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The original content for this article was contributed by The National Institute for Genealogical Studies in June 2012. It is an excerpt from their course English: Education,Health and Contemporary Documents by Dr. Penelope Christensen. The Institute offers over 200 comprehensive genealogy courses for a fee ($).
In the mid-19th century the staple diet was bread and potatoes; fresh fruit and vegetables would only be available in season, and the protein portion was meagre. A typical list of weekly expenditures was given by Grindrod.
Chart: Typical Weekly Budget for Mid-18th Century Family with Several Children
|4 x 4lb loaves of bread at 8d each||2||8|
|5lb cheap meat, bacon etc @ 5d per lb||2||1|
|1 gallon ale||
|Half cwt coal for cooking and heating||1||2|
|4 lbs potatoes||1||4|
|3oz tea and sugar||1||6|
|Half lb soap||
|Half lb candles for lighting||
|Rent 2 to 5 shillings||5||0|
|School fees, if State provided||
|Clothing, furniture, funeral fund||1||0|
Since there was no Old Age Pension until 1912, the elderly continued working as long as they could, and when incapable of working they went into the workhouse unless they had family or other support.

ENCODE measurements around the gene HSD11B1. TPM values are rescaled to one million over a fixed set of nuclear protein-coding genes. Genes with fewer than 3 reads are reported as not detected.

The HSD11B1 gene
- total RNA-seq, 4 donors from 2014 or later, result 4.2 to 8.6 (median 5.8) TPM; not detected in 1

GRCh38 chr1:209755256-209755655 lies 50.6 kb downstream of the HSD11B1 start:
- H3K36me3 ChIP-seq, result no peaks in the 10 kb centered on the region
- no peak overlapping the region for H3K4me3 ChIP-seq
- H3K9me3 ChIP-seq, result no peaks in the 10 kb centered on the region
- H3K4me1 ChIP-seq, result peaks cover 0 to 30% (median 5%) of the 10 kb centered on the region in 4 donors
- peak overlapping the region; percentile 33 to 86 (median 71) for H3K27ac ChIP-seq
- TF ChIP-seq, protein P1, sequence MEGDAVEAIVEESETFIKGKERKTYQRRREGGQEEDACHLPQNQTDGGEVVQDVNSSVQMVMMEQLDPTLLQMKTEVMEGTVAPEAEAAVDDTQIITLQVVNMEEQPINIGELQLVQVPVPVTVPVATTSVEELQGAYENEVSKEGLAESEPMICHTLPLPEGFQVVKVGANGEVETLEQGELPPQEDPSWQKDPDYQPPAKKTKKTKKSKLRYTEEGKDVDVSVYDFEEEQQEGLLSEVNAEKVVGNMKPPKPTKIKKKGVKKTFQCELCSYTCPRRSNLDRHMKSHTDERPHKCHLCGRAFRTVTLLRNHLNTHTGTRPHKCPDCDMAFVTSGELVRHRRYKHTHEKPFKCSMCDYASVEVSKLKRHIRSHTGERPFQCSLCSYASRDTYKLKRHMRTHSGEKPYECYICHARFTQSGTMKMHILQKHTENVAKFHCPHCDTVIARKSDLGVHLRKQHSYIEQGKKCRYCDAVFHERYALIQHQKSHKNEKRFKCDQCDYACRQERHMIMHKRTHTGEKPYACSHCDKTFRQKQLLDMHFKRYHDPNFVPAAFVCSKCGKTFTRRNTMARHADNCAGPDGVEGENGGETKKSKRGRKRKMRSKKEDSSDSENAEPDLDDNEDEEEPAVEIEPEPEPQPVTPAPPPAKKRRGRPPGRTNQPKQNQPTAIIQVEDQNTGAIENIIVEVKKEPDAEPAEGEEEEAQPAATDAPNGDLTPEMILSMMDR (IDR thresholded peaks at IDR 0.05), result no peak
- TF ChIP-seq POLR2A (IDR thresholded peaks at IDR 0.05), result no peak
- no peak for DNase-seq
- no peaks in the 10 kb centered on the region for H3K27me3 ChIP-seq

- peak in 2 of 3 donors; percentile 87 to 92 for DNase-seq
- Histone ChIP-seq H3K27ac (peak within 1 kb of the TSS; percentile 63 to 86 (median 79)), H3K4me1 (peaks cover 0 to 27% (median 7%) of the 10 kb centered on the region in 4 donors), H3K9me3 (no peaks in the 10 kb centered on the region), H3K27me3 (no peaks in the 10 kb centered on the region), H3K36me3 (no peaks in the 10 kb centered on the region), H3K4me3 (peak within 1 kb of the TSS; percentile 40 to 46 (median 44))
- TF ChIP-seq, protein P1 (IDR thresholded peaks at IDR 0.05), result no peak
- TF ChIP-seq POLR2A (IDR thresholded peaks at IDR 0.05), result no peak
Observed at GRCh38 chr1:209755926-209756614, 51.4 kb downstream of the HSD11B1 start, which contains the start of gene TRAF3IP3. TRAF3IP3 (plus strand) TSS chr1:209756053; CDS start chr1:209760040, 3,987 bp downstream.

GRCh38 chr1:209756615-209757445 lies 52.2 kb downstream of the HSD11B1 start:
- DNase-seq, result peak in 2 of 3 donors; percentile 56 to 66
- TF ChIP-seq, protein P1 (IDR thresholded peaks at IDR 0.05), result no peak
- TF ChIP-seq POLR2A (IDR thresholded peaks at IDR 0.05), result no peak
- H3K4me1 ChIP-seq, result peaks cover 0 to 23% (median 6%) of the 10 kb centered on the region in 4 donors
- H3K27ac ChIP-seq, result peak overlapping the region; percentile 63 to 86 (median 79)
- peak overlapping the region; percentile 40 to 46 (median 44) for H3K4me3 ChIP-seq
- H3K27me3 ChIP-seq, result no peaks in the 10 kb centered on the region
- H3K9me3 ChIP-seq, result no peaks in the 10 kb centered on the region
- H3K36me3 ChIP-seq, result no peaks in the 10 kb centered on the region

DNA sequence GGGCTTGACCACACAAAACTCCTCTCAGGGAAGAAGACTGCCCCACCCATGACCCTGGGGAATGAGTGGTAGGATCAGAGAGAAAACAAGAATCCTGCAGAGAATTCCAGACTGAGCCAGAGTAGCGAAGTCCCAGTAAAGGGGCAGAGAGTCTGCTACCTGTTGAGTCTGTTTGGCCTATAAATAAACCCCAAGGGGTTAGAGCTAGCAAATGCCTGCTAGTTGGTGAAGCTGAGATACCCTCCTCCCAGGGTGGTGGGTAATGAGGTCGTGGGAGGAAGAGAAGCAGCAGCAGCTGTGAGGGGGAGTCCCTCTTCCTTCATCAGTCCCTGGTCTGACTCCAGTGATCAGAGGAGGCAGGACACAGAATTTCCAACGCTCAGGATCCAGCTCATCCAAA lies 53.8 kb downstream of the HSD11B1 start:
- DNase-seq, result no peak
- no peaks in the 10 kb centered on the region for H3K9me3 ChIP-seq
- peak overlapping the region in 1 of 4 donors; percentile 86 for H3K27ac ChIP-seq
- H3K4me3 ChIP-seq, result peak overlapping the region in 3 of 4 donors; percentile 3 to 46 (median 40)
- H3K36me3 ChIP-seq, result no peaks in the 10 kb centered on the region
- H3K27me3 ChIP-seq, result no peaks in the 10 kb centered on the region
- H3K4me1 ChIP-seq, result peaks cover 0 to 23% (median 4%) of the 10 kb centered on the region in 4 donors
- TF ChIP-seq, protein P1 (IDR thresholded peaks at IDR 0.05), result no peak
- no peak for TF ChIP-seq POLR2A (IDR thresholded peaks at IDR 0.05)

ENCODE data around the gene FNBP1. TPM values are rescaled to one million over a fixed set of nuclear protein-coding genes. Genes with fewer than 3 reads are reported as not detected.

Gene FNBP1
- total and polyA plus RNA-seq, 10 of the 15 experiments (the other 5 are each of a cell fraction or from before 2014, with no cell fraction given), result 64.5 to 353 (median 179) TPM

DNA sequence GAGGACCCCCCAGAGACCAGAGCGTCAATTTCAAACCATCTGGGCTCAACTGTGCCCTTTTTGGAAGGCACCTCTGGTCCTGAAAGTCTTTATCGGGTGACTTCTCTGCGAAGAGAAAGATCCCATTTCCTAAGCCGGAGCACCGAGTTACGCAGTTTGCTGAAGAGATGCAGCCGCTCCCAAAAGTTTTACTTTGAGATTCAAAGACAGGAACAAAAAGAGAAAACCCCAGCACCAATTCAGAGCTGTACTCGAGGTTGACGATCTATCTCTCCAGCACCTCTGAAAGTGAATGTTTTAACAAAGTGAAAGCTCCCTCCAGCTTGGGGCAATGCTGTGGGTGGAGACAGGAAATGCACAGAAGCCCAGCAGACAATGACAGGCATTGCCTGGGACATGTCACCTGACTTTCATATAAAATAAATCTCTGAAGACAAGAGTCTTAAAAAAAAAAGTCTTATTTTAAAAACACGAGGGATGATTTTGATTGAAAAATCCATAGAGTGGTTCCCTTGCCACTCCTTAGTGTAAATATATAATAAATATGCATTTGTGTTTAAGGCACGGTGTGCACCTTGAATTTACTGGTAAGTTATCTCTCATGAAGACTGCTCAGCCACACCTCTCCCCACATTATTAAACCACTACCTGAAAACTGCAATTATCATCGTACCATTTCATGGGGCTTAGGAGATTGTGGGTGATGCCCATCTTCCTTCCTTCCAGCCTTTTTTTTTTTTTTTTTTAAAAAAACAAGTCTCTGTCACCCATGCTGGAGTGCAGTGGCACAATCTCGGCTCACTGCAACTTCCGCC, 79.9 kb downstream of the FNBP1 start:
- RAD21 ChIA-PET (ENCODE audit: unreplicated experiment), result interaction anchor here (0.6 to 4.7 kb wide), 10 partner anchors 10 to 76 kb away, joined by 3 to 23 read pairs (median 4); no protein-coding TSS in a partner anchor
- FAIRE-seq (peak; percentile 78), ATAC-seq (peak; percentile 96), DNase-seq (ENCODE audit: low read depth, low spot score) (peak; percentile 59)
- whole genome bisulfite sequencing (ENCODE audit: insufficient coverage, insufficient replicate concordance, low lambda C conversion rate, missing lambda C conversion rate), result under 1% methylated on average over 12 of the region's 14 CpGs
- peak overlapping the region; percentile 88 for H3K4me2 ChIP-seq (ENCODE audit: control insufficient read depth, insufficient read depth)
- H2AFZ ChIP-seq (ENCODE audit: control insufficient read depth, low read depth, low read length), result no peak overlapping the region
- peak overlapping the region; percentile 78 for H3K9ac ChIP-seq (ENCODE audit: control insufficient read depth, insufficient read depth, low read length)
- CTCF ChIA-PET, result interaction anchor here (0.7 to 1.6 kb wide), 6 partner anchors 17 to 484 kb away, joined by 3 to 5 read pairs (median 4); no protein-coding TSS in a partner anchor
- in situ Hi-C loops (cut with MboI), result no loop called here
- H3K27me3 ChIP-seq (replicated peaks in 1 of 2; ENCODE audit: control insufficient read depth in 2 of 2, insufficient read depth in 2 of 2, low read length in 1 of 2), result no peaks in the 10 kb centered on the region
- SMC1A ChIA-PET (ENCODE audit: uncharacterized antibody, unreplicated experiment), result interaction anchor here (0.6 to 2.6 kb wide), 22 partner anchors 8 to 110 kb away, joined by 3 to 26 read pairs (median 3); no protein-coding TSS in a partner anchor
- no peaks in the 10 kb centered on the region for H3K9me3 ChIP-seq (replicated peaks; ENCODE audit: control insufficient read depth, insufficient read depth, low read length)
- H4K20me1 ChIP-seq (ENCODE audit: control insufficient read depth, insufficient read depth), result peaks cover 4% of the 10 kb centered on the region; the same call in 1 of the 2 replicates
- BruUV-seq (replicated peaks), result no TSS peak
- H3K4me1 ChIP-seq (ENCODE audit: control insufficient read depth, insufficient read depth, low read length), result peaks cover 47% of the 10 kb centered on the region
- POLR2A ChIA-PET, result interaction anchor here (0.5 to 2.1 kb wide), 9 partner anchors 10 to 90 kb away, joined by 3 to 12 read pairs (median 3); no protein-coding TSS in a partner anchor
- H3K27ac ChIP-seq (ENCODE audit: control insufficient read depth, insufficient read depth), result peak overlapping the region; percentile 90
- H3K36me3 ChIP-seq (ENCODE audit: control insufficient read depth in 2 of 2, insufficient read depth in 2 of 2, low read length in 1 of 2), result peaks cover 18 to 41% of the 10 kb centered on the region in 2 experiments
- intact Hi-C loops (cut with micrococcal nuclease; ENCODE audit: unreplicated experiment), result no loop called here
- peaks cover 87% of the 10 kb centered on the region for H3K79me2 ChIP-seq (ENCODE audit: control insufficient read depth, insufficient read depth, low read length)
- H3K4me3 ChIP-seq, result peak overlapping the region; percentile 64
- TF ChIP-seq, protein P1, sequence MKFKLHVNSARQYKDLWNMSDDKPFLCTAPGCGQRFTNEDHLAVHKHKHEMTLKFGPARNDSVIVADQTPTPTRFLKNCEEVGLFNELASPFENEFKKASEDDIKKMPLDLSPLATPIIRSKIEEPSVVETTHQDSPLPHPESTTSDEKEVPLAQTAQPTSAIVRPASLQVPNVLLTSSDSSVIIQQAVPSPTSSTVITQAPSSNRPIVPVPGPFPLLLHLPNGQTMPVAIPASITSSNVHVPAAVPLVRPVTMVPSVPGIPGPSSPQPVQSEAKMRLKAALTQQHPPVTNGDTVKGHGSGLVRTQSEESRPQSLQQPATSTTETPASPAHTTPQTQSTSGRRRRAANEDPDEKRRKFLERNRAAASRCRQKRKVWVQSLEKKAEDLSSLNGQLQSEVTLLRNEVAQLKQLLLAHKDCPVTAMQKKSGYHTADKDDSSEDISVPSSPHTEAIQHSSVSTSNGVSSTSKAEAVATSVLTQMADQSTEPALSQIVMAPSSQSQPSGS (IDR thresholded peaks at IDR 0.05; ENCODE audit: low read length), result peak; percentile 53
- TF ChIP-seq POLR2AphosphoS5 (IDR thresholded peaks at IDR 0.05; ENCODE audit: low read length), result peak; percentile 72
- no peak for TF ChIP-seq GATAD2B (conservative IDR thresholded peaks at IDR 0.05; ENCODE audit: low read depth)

During the Second World War the population was probably better nourished than at any previous time because of public diet education and rationing of foods to the essentials. The latter continued for eight years after the end of the war, with more and more items coming off ration as the food supply got back to normal. My last ration book is shown below and indicates that the proteins (meats, eggs, cheese and bacon), fats and sugar were the last items to be rationed as they are on the only page used.
1953-54 British Ration Book
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